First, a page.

Some movies do make their way on to the BOC schedule year in and year out. Fan favorites to date: “Holy Grail” and “Princess Bride” are neck and neck right now, Jeanine said. She did book a quirky little independent film that had just been released one year, and nearly 1,000 people flocked to see “Napoleon Dynamite.”
My stupidest question was the most nagging, so I asked it first. What time do the movies start? When is “dusk,” actually?
“8:32,” Jeanine responded. “8:28. Or . . . somewhere in there.” This debate has been going on for years. Dave Riepe, long-time cinematic fixture in the area and still running his Space Farmer Productions, started BOC in 1995; Jeanine started working there four years later. By 2004, she was managing it; she took over in 2010. Liz came on board the next year (the two of them met in film school) and everything’s gone perfectly ever since. Except for the rain. More on that later.
“We tried starting the film at exactly 8:30, but you’ve really got to finesse it so that the image is good, so we just improvise,” she stated with an ineffable, mysterious tone that reminded me of a Tibetan lama, or someone with the sang froid of an expert guesstimator. The BOC ladies have wisely created a pre-show with music from local bands such as Jeff Brinkman, El Bando, and Chimney Choir, along with a rousingly silly trivia contest with prizes from various sponsors.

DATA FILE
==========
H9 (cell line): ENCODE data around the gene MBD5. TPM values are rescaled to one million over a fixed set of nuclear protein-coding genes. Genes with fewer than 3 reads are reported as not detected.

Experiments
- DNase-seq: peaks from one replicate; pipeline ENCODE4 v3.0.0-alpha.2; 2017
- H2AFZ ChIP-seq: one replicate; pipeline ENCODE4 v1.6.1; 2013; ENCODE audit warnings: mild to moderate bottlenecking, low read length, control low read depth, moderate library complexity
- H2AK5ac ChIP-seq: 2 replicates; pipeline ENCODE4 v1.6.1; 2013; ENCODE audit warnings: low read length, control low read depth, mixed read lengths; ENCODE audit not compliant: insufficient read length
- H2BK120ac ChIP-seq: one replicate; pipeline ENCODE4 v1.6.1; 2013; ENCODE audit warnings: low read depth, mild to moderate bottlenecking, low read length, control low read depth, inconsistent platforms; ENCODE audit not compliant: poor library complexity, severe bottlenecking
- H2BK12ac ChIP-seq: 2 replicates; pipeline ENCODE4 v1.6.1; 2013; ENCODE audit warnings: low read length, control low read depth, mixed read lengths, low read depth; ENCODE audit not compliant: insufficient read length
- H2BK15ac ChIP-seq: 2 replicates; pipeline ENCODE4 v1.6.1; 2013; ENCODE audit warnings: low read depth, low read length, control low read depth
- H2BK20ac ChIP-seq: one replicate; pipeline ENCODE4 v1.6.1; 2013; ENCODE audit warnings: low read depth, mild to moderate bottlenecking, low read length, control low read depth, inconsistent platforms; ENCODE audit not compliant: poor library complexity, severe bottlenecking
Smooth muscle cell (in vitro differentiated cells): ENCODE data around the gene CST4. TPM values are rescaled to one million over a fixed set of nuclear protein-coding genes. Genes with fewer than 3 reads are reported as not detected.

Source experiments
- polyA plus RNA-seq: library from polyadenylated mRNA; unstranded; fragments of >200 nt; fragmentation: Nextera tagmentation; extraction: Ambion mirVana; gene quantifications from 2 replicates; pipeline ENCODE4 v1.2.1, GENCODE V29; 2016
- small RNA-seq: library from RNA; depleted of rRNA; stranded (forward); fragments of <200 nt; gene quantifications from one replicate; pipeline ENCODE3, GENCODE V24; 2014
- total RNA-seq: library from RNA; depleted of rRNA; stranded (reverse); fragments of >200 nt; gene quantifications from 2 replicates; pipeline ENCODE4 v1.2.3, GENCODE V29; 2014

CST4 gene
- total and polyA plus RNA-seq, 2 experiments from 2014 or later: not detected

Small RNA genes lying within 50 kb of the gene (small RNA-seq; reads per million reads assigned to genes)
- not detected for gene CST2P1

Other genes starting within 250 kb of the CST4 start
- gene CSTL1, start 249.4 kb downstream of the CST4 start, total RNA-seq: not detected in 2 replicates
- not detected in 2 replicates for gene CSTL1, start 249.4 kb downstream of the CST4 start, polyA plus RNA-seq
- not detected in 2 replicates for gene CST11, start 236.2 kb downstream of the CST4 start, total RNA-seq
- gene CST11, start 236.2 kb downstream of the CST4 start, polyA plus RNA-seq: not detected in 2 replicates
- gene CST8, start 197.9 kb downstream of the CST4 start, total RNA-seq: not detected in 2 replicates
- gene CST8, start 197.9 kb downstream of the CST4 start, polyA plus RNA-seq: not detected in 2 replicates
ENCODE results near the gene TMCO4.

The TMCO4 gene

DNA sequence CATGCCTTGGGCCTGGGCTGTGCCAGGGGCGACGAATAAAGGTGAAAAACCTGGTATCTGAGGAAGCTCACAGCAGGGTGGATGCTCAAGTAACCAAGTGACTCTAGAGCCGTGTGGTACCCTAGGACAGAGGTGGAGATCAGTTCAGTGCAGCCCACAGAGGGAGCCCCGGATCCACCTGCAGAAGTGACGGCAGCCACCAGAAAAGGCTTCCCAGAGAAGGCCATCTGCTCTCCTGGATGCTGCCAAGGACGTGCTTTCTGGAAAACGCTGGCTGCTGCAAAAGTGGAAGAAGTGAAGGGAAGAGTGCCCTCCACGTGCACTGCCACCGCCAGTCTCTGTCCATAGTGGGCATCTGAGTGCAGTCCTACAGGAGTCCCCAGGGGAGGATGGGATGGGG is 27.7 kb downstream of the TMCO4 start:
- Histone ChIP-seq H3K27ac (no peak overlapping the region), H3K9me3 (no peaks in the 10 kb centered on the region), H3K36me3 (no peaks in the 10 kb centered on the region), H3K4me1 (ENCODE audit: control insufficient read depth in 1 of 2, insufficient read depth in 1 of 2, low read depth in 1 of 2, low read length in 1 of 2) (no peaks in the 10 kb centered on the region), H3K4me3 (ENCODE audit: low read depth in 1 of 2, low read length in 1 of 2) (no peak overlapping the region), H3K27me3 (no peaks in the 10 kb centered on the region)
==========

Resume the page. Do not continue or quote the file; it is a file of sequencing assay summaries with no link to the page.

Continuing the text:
Of course, the crowd is what makes the show. Fortunately, hardy Boulderites like doing stuff in the outdoors, and BOC appeals to the idiosyncratic elements in town. Viewers are encouraged to bring their own chairs, and couches have made it to the show – and even, last week, a bed, which became the emcee’s podium before the show.
Audience members have always been able to bring their own snacks. Beginning last year, food trucks have started to work the event, so that now from week to week there are options such Cheese Louise, a gourmet grilled-cheese sandwich emporium on wheels, as well as Verde, Boulder Bike Blenders, Bon Appetite, and Suburban Wiener. More traditional fare – popcorn, candy, etc., -- is available from BOC’s own concession stand.